Like an athlete juicing, General Motors is weighing its trucks with certain parts removed in order to boost the vehicles’ payload ratings. As Automotive News notes, payload is partly used to separate trucks into different classes. These classes “are based on the vehicle’s gross vehicle weight rating, which is equal to the pickup’s base curb weight plus its maximum payload.”
By taking off extraneous items like rear bumpers, GM has less curb weight to contend with, and thus it can increase its trucks’ payloads to better compete against other trucks. GM spokesman Tom Wilkinson confirmed with AN that the company “establishes a minimum curb weight — and thus a higher maximum payload capacity — on some of its heavy-duty vehicles by deleting the weight of the rear bumper and switching out heavier standard steel wheels for optional lighter alloy wheels.”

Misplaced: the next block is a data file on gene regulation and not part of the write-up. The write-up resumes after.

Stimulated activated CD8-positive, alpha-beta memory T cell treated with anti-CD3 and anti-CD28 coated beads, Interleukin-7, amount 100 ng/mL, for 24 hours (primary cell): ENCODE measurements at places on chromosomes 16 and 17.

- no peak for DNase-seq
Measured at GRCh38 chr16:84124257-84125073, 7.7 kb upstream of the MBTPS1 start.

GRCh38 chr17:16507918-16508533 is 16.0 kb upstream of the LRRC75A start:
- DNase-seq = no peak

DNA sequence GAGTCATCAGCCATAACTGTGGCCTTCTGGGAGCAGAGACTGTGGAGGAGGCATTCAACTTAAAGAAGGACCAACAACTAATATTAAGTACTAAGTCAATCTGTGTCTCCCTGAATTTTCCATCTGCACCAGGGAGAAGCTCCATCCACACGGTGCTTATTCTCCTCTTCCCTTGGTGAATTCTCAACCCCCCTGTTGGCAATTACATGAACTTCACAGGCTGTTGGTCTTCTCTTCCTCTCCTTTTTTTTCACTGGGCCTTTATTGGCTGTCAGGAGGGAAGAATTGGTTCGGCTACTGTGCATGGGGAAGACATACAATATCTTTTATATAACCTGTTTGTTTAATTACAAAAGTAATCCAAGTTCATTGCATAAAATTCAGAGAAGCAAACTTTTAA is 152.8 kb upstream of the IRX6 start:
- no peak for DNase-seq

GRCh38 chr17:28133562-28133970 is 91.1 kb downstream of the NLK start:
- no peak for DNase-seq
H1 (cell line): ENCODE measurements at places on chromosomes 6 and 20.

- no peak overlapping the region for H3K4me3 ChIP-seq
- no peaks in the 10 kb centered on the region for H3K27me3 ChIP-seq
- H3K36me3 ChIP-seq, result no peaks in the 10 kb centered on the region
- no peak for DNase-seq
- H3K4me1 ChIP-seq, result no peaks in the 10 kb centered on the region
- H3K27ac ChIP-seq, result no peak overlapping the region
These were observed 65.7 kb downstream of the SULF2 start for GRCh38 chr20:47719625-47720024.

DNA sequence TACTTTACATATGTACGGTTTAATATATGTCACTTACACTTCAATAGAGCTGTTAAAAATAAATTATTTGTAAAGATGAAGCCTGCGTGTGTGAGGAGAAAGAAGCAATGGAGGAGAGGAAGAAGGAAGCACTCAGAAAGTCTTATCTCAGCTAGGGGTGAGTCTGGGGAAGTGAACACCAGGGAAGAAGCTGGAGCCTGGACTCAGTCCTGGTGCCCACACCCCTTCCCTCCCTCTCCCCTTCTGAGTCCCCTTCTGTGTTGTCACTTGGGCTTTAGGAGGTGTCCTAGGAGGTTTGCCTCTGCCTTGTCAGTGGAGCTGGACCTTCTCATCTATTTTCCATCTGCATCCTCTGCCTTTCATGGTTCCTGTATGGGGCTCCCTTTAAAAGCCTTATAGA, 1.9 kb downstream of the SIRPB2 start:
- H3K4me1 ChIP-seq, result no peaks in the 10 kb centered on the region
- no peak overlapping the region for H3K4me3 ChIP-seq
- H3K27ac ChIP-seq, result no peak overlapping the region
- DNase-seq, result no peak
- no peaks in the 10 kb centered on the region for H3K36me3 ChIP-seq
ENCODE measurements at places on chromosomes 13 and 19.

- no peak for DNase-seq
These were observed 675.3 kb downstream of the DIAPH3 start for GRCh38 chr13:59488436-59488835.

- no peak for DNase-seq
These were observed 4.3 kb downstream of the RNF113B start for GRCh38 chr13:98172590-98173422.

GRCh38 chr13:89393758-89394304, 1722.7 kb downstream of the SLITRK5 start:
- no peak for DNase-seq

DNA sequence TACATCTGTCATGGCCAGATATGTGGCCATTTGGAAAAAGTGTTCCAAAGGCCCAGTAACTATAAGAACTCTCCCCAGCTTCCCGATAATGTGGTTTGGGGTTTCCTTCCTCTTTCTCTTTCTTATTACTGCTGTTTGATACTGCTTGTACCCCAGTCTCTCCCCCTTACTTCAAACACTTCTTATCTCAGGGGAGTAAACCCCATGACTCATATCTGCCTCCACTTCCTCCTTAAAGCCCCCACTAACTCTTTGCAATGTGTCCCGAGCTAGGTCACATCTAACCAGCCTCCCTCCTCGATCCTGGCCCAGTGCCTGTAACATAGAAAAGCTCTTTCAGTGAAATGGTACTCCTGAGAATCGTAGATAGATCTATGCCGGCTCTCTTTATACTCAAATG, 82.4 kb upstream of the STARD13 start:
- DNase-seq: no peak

GM is certainly not alone in doing this, as Ford reportedly adopted a similar practice four years ago; however, both companies run the risk of having a customer inadvertently void his or her vehicle’s warranty. As AN writes: “if a customer loaded a base [Ford F-450] to Ford’s advertised maximum payload capacity, the vehicle would exceed its Class 3 gross vehicle weight rating by 61 pounds.”
Not all automakers pull such weight saving measures, though. Toyota and Chrysler told AN that they use “only an unmodified base curb weight” when weighing their trucks to measure gross vehicle weight rating.